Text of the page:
Is this book worth your time and money? I enjoyed the first issue very much and I hope that Girner and Galadd are able to take the story in a direction that will be a bit more original than this first issue. That is not a knock against the book but while I had a lot of fun with this first issue, it didn’t necessarily bring anything super new to the table and I hope that they will surprise me in the next issue. This is a fun little book that has a lot of potential and is well worth giving the book a try. RECOMMENDED!
Doom Patrol #8
DC’s Young Animal Writer Gerard Way, Penciller Nick Derington, Inker Tom Fowler, Colorist Tamra Bonvillain, Letterer Todd Klein
Embarking on its second story arc the book is starting to find a nice level for the book. The first story arc was good, it was almost a little too ambitious for its own good. Way is starting to find his voice on the book and breaking away from the Grant Morrison shadow that was a bit to evident in the first six issues. The one thing that the book struggles with a bit is that it’s still feels like it’s still being set up. Way still is unloading exposition that I would have hoped that he would have done by now. It’s not that the story is slow but he seems to not moving forward as much as I would have liked by this time. The one thing that the book does very well is have a great sense of family that has always been a hallmark of the Doom Patrol. Way does a nice spin here and shows that families don’t always get along perfectly and that there are ups and downs but will come together when needed. I will give him that there are some good ideas in this issue that are giving the book a better footing to the overall story. Derington artwork is a huge win for this book. He brings such a subtle touch to the artwork that delivers the emotions of the characters perfectly. There is a lot going on in the story but Derington gives the reader a great visual guide to keeps your focus on the key elements of it.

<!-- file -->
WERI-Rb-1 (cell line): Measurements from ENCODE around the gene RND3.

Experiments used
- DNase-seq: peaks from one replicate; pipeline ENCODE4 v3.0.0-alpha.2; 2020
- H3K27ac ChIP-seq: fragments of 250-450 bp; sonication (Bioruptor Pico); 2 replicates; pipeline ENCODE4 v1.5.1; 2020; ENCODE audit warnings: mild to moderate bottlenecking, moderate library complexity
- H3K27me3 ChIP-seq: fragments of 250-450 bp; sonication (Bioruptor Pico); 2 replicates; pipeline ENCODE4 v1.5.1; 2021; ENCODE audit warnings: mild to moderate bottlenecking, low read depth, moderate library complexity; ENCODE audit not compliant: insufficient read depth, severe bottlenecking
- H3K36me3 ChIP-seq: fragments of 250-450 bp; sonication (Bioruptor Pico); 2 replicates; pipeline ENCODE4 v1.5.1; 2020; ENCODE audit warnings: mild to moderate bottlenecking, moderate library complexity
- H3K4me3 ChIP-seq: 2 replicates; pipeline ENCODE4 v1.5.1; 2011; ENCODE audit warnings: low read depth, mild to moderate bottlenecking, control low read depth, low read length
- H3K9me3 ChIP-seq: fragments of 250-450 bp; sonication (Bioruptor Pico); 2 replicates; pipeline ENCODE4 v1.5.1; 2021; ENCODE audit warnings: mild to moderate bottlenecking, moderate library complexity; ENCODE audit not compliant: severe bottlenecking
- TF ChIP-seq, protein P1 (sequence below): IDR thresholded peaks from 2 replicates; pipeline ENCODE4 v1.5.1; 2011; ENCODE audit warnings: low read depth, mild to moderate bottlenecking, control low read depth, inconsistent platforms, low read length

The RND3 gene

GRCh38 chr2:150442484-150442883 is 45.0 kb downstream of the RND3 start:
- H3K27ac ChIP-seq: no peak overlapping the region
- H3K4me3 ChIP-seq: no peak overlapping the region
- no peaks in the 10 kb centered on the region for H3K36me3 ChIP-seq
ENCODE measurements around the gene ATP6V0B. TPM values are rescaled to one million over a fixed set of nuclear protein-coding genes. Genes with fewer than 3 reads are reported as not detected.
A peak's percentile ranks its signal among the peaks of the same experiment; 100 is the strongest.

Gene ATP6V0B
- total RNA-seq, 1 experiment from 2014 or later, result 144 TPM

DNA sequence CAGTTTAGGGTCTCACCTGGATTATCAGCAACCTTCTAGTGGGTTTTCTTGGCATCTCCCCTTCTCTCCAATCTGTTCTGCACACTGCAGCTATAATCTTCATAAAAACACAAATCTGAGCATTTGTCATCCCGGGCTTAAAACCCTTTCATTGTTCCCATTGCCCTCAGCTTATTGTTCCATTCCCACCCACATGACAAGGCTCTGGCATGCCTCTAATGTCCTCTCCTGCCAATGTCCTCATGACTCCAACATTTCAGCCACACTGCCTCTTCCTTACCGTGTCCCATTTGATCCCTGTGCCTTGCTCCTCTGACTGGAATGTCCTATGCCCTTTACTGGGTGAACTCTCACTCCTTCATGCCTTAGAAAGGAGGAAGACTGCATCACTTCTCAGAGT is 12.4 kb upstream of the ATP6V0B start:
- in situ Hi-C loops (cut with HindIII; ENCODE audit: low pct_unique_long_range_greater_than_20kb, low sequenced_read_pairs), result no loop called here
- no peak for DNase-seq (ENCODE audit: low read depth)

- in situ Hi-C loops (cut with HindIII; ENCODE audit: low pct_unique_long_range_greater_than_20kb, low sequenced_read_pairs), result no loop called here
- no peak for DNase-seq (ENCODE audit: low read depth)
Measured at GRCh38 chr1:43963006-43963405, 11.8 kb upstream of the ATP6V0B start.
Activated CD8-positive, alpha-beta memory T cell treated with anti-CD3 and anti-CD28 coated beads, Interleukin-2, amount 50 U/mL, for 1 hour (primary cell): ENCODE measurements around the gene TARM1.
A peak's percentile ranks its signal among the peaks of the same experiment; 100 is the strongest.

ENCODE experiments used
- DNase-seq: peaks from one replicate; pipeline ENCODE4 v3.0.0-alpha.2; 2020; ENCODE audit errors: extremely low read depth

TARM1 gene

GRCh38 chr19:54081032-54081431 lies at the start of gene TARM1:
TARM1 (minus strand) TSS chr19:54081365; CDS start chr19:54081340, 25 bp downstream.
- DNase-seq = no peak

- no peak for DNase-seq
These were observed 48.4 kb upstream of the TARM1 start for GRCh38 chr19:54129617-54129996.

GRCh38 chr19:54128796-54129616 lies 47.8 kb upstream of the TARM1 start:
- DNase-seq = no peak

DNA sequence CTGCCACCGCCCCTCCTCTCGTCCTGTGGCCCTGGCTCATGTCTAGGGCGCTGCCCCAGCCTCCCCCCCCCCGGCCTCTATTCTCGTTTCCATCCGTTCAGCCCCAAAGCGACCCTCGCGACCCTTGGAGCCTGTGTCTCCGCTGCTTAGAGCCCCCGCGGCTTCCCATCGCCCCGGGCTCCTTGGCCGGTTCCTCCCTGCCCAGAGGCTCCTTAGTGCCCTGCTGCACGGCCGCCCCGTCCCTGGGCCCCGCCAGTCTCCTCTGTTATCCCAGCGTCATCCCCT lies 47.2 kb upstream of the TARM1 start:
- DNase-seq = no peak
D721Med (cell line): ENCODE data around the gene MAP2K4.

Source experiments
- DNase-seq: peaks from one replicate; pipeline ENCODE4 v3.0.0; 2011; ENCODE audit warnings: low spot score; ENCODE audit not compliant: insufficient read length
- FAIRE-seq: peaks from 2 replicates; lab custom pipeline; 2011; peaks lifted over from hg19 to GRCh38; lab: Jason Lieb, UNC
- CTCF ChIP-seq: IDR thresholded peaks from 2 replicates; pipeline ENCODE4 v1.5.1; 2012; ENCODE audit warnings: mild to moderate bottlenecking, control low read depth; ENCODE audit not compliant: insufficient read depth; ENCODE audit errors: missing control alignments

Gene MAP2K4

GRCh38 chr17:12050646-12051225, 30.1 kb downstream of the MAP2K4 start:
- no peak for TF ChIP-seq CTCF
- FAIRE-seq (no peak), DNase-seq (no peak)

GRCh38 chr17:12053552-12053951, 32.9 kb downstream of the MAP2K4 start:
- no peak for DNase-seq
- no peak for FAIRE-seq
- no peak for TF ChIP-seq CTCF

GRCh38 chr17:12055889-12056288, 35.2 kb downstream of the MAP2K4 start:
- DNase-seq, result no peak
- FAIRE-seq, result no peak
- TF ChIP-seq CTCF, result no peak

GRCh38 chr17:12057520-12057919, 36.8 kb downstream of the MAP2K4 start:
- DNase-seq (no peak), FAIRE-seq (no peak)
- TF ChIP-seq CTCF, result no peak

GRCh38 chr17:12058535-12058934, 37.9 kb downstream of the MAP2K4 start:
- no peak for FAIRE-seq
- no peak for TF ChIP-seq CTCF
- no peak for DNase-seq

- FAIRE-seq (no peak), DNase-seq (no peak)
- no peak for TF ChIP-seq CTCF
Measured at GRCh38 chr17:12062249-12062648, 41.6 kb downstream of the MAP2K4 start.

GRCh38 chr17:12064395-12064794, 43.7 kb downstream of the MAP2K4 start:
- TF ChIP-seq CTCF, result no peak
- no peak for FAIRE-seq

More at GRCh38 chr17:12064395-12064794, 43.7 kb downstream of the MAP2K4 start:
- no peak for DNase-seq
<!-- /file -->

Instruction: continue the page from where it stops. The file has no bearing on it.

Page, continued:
Is this book worth your time and money? I like this book but just at the edge of loving it. I will give Way that he is starting to find his voice on the book but he needs to give it a bit better focus and move the story along a tad better. It’s not a knock on the book but or his writing but it’s so close to being a great book that it could be. Derington continues to deliver simply gorgeous artwork that is reason enough to get the book. I would have liked this second story arc to be a better jumping on point for new readers but I understand why he is taking this direction with it. I still find the book to be a good read I am hoping that Way is able to make it a must read because he is so close to it.